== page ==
Installing Tech Cycles Open Belt Drive

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Article And Photos Jimmie Lee Coen

Originally Published In The October 2018 Issue Of Cycle Source Magazine


Hey Guys and Gals! Aren’t you lucky, you get me twice this month! HaHa! I’m changing it up a little bit this month with a tech article by yours truly. The following article will outline the installation of Tech Cycle 2” Open Belt Drive on “Grace”, the bike I built for Michael Lichter’s “Motorcycles As Art” exhibit. “Grace” is a ‘53 Panhead motor with a Baker Softail Style 6 Speed Transmission. Unlike my last install where I used a Baker 6 into 4 with a tapered shaft and a motor with a spline shaft (Shovelhead), this is the exact opposite, this motor has a tapered shaft and the tranny has a spline shaft. As with all Tech Cycle drives you can get them with a motor plate that aligns the motor and tranny with little or no guess work or just the Isolator plate that house’s the Clutch basket, starter and nose cone for the starter jack shaft. I chose to go the route of just the Isolator plate because I wanted that clean open space between the motor pulley and clutch basket (I had plans for that space).

The fi rst thing I noticed when I unboxed it was that the Iso Plate was much thicker than the last one and came with a starter jack shaft extension kit (we’ll cover that in another issue). The front pulley insert that would allow me to have just the right offset for alignment purposes had to be fi gured out. I went through the choices of inserts that are offered, starting with no offset and then move up in 1/4 inch increments. Once the proper insert is chosen, the mock up can proceed. As always, be sure to read the instructions. I’ll get to that in a minute as to why it’s critically important! When you have a motor plate with your kit it makes aligning your motor and tranny much easier but as I stated earlier I chose differently this time.

First, I checked all the holes on the  tranny that I was going to put a bolt in for debris or anything that would make the bolt jam or misalign in a thread which is No Bueno. You will have to remove the main shaft spacer on your tranny as the ISO plate has a sealed bearing that replaces that. (NOTE: if you do not have the right tool take it to someone who does, cutting one off with a wheel is not recommended.) Once the spacer has been removed you can install the plate, loosely snug down the 4 supplied 5/16 -18 Allen bolts, remember we’re just at the mock up and alignment stages at this point.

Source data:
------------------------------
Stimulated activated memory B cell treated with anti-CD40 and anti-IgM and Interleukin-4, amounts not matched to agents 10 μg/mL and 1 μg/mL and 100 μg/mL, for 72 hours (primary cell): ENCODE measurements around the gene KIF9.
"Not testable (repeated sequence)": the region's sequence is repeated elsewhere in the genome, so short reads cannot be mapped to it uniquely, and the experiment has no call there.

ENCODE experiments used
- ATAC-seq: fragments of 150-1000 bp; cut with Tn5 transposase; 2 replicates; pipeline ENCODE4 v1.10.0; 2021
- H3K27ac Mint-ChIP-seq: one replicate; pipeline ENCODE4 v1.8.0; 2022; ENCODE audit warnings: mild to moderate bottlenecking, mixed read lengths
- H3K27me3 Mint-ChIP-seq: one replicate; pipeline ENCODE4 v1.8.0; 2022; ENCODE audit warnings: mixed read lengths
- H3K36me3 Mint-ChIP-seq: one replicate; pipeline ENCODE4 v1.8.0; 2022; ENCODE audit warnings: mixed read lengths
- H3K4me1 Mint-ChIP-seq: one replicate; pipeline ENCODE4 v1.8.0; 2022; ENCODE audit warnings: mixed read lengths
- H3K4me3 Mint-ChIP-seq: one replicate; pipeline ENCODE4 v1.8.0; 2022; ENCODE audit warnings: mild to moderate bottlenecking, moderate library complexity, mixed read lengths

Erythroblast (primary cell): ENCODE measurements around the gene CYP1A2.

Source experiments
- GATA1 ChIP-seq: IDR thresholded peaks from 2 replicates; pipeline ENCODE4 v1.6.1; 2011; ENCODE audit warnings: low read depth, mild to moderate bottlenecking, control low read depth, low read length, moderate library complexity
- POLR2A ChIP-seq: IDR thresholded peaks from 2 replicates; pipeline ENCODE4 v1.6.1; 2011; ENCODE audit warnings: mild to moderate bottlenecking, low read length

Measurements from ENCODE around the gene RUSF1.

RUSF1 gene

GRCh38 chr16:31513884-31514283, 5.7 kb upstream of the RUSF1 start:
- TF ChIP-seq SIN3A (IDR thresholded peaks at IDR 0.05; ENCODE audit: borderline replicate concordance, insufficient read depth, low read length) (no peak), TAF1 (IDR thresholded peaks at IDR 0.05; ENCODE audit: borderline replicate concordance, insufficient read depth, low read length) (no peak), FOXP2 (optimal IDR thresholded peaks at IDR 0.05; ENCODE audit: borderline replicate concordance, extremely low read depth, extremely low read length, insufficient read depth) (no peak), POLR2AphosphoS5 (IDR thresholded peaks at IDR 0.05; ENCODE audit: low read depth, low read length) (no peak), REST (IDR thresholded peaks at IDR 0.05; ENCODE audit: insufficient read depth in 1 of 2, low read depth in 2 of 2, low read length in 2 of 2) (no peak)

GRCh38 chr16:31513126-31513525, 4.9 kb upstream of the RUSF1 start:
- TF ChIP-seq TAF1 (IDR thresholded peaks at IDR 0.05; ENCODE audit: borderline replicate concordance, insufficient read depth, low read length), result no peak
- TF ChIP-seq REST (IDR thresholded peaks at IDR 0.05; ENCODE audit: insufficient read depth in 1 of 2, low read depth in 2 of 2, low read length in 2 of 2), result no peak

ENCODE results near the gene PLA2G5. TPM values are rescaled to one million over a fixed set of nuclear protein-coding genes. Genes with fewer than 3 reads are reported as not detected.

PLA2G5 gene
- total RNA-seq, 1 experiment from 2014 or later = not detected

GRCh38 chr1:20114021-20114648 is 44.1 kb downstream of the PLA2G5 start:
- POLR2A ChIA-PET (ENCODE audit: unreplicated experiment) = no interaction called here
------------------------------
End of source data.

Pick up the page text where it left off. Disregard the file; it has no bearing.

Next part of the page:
The cyclone clutch comes assembled, so in order to get your basket on the main shaft you will have to remove the clutch pressure plate which is easy as unscrewing the 6 allen’s that attach it to the basket. Be careful when doing this as each bolt has 3 other pieces that go with it and you don’t want to lose any of them. Once all 6 have been removed, the plate is removed from the clutch basket body. There you’ll find the main shaft nut (left hand thread). Remove the nut and check the splines on the shaft as well as the splines on your basket for debris. Once cleaned, you’re ready to slide the basket onto your main shaft again. Be careful not to lose any of the clutch plates when turning the basket on its side (if this happens refer to clutch build up and installation in the instructions). Align the splines on the shaft with those of the basket and gently slide it on. Now, since this is a set up with no motor plate you can slide your tranny all the way to the forward position.

Next, we take the front pulley and find our key and keyway on the motor shaft, making sure there is nothing hampering the two to mate properly.

I place the belt around the basket and then grab the front pulley and belt and slide them onto the motor shaft. Now this can be tricky as your trying to do a few things at the same time (align the pulley with the key and keyway and hold the belt) but take your time and don’t get impatient

Once you’ve got the belt on the pulleys and have the motor sprocket nut and main shaft snug, you can move onto alignment. Now, since I went with a softail style tranny, and not a 4 speed that mounts on an adjustable plate, it’s a little harder to get the alignment since there isn’t an adjustable plate for a 5 speed style case. After some work, I got the alignment right and just to make sure I used a straight edge to verify that my belt would run true and not cock eyed. This can be done by jacking up the rear wheel, placing the tranny in its highest gear (to turn easier) and spinning the wheel to see how it tracks. If all looks good, then reverse what you just did for disassembly and start the process over again. Tech Cycle recommends a dab of red Loctite on transmission main shaft nut.

When reassembling the clutch basket make sure to align the dots on the back side of the pressure plate and clutch basket. If this step is not done correctly the clutch will not work.

Reinstall your 6 spring cups into the pressure plate, followed by the spring, spring retainers, and socket head cap screw. Snug them until they bottom out. Do not over tighten them. Once the entire drive has been reassembled, the fi nal step is to tighten your adjuster screw until it lightly seats on the clutch push rod, back the screw out 1/2 turn and lock it in place using the jam nut provided using a little red Loctite on threads.

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